You'll notice the difference in wheat quality when you cook. With the low-end grain in commercial versions, the starch runs right out of the noodles when they hit the water, which means it's harder to get a good al dente pasta. With Rustichella, most of the starch stays in the pasta, not in the water in the pot, contributing to its infinitely better cooked texture.

Rustichella works with one of the smallest mills left in Italy. They produce about a fifth of what the bigger mills knock out. A few hours south of the pastificio in Puglia, they specialize in the sort of special, custom work that Rustichella requires. A big percentage of what they do is organic. They have their own land where they grow grain, so they have their hands and their own money in the wheat as well. In case you get tested in a trivia game, it takes 167 kilos of grain to yield 100 kilos of high quality semolina.

3) Slower drying

Huge differences in drying times and techniques only exacerbate the impact of extrusion and grain quality. Commercial producers dry long cuts in about seven hours, short cuts in three to four. By contrast, Rustichella takes two full days for the long cuts and one and a half days for short cuts at a temperature of 30C.

There are basically three stages to the drying. During incartamento , a natural crust forms on the outside of the still soft pasta. In the old days—pre-1930s, probably—this was done by putting racks of fresh pasta out in direct sunlight. The second stage, rinvenimento , allows the pasta to "recover" from its initial drying in cooler rooms with high humidity that softens the crust. Essicazzione definitive , the "final drying" stage, was traditionally done in shaded areas, often courtyards or attics, where the pasta was gradually dried the rest of the way through. For long pastas like linguine or fettuccine, this was particularly challenging—the pasta had to be alternately moved between warmer and cooler temperatures to get the drying just right. As with ham curing, the process could be managed by moving the pasta racks from one room to the next, or by opening or closing windows to catch the proper breeze.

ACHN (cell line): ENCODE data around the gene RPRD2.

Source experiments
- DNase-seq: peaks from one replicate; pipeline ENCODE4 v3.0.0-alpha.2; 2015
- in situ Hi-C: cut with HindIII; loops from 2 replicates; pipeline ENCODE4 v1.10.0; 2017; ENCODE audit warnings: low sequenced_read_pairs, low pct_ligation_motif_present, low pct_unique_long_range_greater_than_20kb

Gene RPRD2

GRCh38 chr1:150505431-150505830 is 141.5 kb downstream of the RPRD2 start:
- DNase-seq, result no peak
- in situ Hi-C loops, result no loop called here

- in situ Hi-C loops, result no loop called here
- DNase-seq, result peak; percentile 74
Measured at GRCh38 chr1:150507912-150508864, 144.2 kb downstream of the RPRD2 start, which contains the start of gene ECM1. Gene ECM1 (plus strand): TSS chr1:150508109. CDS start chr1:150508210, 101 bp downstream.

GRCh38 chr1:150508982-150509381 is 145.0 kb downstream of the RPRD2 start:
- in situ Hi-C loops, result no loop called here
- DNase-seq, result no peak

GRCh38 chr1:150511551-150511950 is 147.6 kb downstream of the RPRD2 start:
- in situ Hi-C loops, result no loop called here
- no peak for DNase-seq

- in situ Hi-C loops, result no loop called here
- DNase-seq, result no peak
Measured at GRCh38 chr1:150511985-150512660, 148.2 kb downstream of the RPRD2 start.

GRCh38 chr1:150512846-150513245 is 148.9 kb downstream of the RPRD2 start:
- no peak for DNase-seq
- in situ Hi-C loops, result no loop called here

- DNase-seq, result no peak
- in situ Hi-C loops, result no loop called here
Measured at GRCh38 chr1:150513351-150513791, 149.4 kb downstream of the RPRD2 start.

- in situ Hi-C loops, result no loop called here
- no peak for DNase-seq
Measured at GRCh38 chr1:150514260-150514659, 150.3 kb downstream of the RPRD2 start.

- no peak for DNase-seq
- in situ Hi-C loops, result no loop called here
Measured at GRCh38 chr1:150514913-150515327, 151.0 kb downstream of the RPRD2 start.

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Ari Weinzweig is co-founder of Zingerman's Community of Businesses, in Ann Arbor, Michigan. He is also the author of Zingerman's Guide to Good Eating. More

After graduating from University of Michigan with a degree in Russian history, Ari Weinzweig went to work washing dishes in a local restaurant and soon discovered that he loved the food business. Along with his partner Paul Saginaw, Ari started Zingerman's Delicatessen in 1982 with a $20,000 bank loan, a staff of two, a small selection of great-tasting specialty foods, and a relatively short sandwich menu. Today, Zingerman's is a community of businesses that employs over 500 people and includes a bakery, creamery, sit-down restaurant, training company, coffee roaster, and mail order service. Ari is the author of the best-selling Zingerman's Guide to Good Eating and the forthcoming Zingerman's Guide to Better Bacon.